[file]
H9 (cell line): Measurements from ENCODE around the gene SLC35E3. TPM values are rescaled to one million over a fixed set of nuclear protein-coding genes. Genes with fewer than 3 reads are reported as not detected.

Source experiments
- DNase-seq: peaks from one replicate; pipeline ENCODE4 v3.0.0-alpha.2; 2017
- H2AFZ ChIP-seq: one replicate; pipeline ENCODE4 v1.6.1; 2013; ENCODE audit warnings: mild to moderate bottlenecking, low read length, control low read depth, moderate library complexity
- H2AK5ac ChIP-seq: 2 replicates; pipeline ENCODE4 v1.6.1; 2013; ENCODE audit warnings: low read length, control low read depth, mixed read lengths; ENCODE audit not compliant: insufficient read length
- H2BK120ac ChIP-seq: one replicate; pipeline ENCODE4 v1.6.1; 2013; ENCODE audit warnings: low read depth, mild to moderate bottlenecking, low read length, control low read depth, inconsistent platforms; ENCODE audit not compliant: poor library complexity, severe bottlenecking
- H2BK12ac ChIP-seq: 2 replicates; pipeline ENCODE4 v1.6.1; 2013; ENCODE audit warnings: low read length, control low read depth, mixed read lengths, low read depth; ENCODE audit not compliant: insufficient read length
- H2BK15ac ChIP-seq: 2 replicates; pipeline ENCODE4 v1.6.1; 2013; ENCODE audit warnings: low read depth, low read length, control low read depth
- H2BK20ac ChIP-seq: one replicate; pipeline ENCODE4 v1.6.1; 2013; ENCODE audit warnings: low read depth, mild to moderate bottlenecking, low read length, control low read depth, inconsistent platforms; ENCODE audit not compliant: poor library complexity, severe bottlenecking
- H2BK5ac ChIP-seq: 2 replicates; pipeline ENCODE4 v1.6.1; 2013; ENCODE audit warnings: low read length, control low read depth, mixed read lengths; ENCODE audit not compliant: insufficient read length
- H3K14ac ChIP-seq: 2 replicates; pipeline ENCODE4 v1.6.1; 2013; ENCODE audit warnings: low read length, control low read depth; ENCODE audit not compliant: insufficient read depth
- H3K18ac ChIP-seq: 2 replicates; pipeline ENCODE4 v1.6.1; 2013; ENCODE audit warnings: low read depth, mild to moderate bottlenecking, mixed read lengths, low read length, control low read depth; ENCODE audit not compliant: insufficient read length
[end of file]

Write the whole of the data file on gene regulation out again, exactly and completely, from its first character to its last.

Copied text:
H9 (cell line): Measurements from ENCODE around the gene SLC35E3. TPM values are rescaled to one million over a fixed set of nuclear protein-coding genes. Genes with fewer than 3 reads are reported as not detected.

Source experiments
- DNase-seq: peaks from one replicate; pipeline ENCODE4 v3.0.0-alpha.2; 2017
- H2AFZ ChIP-seq: one replicate; pipeline ENCODE4 v1.6.1; 2013; ENCODE audit warnings: mild to moderate bottlenecking, low read length, control low read depth, moderate library complexity
- H2AK5ac ChIP-seq: 2 replicates; pipeline ENCODE4 v1.6.1; 2013; ENCODE audit warnings: low read length, control low read depth, mixed read lengths; ENCODE audit not compliant: insufficient read length
- H2BK120ac ChIP-seq: one replicate; pipeline ENCODE4 v1.6.1; 2013; ENCODE audit warnings: low read depth, mild to moderate bottlenecking, low read length, control low read depth, inconsistent platforms; ENCODE audit not compliant: poor library complexity, severe bottlenecking
- H2BK12ac ChIP-seq: 2 replicates; pipeline ENCODE4 v1.6.1; 2013; ENCODE audit warnings: low read length, control low read depth, mixed read lengths, low read depth; ENCODE audit not compliant: insufficient read length
- H2BK15ac ChIP-seq: 2 replicates; pipeline ENCODE4 v1.6.1; 2013; ENCODE audit warnings: low read depth, low read length, control low read depth
- H2BK20ac ChIP-seq: one replicate; pipeline ENCODE4 v1.6.1; 2013; ENCODE audit warnings: low read depth, mild to moderate bottlenecking, low read length, control low read depth, inconsistent platforms; ENCODE audit not compliant: poor library complexity, severe bottlenecking
- H2BK5ac ChIP-seq: 2 replicates; pipeline ENCODE4 v1.6.1; 2013; ENCODE audit warnings: low read length, control low read depth, mixed read lengths; ENCODE audit not compliant: insufficient read length
- H3K14ac ChIP-seq: 2 replicates; pipeline ENCODE4 v1.6.1; 2013; ENCODE audit warnings: low read length, control low read depth; ENCODE audit not compliant: insufficient read depth
- H3K18ac ChIP-seq: 2 replicates; pipeline ENCODE4 v1.6.1; 2013; ENCODE audit warnings: low read depth, mild to moderate bottlenecking, mixed read lengths, low read length, control low read depth; ENCODE audit not compliant: insufficient read length